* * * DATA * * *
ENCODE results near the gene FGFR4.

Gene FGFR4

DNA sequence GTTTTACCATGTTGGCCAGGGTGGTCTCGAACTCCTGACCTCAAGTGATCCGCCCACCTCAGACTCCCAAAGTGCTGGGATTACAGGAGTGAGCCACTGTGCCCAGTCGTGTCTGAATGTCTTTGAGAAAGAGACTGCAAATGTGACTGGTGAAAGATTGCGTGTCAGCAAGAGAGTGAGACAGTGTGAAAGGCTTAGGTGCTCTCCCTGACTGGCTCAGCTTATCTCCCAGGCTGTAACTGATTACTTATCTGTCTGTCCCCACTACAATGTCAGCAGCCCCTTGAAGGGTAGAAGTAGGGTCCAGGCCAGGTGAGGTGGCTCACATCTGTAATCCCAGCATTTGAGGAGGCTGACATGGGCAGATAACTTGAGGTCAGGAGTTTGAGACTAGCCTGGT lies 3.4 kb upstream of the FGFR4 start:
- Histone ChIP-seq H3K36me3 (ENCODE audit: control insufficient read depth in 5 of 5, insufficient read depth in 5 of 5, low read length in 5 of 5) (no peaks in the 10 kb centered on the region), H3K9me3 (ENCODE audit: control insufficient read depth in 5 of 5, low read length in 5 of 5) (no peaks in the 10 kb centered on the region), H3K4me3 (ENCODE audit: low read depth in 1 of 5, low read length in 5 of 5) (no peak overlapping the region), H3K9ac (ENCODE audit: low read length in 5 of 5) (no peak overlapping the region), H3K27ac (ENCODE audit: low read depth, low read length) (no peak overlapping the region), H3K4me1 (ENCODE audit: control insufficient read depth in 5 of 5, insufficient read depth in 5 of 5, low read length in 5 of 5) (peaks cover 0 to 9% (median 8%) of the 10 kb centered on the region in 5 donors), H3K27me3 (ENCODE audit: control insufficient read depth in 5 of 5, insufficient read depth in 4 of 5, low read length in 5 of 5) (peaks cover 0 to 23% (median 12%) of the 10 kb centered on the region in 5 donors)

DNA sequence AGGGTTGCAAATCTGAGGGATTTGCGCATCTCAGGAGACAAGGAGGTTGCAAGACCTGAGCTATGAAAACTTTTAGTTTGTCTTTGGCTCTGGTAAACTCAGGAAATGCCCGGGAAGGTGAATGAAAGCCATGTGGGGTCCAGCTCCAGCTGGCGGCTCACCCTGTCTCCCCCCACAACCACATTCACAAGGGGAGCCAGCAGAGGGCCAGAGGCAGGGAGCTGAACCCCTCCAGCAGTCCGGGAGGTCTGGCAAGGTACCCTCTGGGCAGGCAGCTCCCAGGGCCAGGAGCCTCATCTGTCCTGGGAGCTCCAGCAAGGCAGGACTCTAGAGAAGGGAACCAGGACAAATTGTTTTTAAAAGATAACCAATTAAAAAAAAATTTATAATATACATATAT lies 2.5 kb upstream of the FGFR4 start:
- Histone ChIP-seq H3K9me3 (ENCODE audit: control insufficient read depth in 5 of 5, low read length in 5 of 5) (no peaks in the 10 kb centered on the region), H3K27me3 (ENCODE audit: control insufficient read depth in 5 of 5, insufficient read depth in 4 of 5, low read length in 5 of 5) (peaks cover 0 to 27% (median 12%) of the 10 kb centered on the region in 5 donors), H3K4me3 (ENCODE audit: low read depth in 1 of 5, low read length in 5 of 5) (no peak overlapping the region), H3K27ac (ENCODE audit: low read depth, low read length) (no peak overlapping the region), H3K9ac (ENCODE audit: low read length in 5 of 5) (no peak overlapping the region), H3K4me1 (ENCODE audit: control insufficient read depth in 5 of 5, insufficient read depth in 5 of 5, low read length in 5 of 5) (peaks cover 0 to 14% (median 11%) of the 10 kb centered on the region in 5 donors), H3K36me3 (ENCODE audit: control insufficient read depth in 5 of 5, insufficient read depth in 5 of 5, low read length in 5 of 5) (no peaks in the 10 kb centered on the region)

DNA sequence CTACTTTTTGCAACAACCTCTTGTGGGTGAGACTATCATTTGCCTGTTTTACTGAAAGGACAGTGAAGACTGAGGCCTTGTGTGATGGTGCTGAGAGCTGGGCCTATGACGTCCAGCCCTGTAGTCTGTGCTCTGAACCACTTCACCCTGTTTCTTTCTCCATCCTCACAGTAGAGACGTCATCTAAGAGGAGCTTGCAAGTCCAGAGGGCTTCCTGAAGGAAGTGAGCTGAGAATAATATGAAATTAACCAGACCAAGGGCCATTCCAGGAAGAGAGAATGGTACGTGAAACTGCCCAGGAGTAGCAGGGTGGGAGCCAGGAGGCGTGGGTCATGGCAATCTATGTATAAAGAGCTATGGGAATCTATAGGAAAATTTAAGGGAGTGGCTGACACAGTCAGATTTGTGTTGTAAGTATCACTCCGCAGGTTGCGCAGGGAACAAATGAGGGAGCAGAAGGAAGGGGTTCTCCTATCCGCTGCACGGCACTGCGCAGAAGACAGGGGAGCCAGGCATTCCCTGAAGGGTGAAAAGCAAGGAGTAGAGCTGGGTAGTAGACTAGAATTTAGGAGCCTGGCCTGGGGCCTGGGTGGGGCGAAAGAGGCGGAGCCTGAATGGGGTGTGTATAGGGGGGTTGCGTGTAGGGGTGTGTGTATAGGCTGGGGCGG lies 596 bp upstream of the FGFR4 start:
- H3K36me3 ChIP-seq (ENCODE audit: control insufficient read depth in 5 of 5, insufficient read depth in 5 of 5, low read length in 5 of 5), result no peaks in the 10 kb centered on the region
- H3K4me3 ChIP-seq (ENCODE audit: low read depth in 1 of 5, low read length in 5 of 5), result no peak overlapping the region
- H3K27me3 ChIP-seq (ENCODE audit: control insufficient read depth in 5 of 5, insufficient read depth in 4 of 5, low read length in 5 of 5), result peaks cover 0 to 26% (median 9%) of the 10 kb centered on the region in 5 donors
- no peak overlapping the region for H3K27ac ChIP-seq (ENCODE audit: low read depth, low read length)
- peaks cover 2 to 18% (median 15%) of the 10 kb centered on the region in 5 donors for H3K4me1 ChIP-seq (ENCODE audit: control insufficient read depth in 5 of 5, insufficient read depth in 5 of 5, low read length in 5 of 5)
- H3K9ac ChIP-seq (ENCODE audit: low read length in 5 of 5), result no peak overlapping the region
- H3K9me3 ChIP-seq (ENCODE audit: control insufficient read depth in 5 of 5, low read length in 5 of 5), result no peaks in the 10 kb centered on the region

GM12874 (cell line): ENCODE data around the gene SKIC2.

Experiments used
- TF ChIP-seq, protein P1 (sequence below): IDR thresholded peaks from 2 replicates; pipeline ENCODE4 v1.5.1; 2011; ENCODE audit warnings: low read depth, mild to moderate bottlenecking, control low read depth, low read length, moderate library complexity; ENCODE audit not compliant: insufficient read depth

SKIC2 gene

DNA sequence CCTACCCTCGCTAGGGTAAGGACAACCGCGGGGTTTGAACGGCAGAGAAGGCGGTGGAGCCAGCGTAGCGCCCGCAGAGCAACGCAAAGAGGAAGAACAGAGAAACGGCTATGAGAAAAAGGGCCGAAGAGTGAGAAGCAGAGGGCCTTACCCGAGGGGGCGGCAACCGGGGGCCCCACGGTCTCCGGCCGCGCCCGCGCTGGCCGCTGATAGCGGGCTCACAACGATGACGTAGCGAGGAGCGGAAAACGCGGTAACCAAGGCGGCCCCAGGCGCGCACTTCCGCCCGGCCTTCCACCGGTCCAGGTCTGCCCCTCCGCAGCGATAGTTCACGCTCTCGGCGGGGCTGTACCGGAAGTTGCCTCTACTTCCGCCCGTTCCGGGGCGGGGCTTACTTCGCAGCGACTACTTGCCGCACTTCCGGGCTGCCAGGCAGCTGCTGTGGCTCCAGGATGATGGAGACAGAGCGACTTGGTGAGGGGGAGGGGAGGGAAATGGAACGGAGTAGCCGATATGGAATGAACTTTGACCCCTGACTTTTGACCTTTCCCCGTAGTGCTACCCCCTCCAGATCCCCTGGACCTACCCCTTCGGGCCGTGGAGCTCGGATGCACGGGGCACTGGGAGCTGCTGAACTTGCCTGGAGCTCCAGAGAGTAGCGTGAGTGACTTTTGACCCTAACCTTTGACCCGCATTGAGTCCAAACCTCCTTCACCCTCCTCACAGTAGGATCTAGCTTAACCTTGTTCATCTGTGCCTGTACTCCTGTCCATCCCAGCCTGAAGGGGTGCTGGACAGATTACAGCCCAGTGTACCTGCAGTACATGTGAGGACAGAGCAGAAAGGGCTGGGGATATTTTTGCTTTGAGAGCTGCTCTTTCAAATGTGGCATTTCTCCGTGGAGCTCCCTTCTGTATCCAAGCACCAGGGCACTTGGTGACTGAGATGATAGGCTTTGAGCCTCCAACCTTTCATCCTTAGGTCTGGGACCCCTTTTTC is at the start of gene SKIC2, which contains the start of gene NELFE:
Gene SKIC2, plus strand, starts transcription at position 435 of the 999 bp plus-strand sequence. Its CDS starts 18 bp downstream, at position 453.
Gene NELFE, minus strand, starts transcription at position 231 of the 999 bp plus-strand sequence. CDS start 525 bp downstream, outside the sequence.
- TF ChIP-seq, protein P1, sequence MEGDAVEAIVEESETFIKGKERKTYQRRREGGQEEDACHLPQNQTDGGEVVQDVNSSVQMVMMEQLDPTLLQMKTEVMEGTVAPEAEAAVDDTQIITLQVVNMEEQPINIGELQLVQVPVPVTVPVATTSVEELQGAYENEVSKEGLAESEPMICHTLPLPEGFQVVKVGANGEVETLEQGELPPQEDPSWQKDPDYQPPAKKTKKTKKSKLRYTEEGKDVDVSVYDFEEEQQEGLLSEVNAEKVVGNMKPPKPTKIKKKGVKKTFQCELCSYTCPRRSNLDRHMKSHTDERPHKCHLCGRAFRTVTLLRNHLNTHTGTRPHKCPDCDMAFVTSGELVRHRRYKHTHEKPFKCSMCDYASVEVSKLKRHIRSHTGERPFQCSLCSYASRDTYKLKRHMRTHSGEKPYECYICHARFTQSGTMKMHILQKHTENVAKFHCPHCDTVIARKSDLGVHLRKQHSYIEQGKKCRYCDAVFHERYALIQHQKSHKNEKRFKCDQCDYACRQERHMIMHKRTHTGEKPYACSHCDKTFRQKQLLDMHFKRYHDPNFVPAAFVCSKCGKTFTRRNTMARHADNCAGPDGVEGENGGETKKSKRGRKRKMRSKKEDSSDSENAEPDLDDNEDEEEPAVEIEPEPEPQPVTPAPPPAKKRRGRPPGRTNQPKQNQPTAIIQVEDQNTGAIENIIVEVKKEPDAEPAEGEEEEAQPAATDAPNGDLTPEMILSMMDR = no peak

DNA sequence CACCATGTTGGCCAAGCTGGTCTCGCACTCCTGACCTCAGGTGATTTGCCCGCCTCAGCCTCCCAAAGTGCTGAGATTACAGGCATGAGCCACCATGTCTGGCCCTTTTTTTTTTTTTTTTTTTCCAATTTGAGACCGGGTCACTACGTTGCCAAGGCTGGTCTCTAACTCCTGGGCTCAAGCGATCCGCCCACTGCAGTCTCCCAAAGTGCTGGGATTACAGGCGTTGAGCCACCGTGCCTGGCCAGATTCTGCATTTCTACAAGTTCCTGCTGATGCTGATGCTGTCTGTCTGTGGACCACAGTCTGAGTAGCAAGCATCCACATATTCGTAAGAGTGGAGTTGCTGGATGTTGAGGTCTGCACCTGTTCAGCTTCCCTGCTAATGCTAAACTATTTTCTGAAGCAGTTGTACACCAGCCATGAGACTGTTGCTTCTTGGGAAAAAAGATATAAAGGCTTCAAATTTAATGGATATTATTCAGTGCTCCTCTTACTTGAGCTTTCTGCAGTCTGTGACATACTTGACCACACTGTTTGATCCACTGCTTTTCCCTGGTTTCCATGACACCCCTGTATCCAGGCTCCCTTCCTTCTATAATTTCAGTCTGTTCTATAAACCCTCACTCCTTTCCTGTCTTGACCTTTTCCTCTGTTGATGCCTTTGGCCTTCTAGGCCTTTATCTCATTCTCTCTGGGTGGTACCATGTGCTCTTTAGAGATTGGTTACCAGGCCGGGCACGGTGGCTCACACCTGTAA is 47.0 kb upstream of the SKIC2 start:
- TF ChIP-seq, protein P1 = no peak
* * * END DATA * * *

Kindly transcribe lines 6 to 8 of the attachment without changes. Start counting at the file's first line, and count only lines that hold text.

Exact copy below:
- Histone ChIP-seq H3K9me3 (ENCODE audit: control insufficient read depth in 5 of 5, low read length in 5 of 5) (no peaks in the 10 kb centered on the region), H3K27me3 (ENCODE audit: control insufficient read depth in 5 of 5, insufficient read depth in 4 of 5, low read length in 5 of 5) (peaks cover 0 to 27% (median 12%) of the 10 kb centered on the region in 5 donors), H3K4me3 (ENCODE audit: low read depth in 1 of 5, low read length in 5 of 5) (no peak overlapping the region), H3K27ac (ENCODE audit: low read depth, low read length) (no peak overlapping the region), H3K9ac (ENCODE audit: low read length in 5 of 5) (no peak overlapping the region), H3K4me1 (ENCODE audit: control insufficient read depth in 5 of 5, insufficient read depth in 5 of 5, low read length in 5 of 5) (peaks cover 0 to 14% (median 11%) of the 10 kb centered on the region in 5 donors), H3K36me3 (ENCODE audit: control insufficient read depth in 5 of 5, insufficient read depth in 5 of 5, low read length in 5 of 5) (no peaks in the 10 kb centered on the region)

DNA sequence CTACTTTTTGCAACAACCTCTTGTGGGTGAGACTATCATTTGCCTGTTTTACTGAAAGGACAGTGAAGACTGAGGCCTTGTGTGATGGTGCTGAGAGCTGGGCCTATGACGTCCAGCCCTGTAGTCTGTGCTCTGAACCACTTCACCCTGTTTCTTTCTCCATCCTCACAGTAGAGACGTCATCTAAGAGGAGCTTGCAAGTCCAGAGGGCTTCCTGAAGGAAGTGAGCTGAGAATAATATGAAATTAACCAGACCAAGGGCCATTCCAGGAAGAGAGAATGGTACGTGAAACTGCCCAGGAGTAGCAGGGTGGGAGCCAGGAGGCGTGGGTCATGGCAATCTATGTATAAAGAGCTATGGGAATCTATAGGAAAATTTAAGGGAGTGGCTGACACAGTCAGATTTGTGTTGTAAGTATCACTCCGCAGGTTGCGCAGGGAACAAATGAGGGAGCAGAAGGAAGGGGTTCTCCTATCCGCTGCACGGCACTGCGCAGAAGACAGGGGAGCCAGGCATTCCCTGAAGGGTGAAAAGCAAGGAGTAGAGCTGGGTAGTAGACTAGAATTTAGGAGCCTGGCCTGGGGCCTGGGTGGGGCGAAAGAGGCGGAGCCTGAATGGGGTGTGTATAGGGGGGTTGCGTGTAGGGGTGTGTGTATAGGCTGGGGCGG lies 596 bp upstream of the FGFR4 start:
- H3K36me3 ChIP-seq (ENCODE audit: control insufficient read depth in 5 of 5, insufficient read depth in 5 of 5, low read length in 5 of 5), result no peaks in the 10 kb centered on the region